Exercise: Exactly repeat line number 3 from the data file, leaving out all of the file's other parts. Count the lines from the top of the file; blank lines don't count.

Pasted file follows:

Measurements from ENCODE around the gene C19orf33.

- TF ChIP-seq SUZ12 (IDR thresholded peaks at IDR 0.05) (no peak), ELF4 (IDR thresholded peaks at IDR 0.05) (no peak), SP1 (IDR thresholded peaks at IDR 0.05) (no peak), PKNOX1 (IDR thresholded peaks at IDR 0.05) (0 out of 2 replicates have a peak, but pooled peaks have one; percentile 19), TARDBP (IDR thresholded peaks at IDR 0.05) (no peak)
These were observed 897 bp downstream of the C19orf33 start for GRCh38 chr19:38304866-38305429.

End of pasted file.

These were observed 897 bp downstream of the C19orf33 start for GRCh38 chr19:38304866-38305429.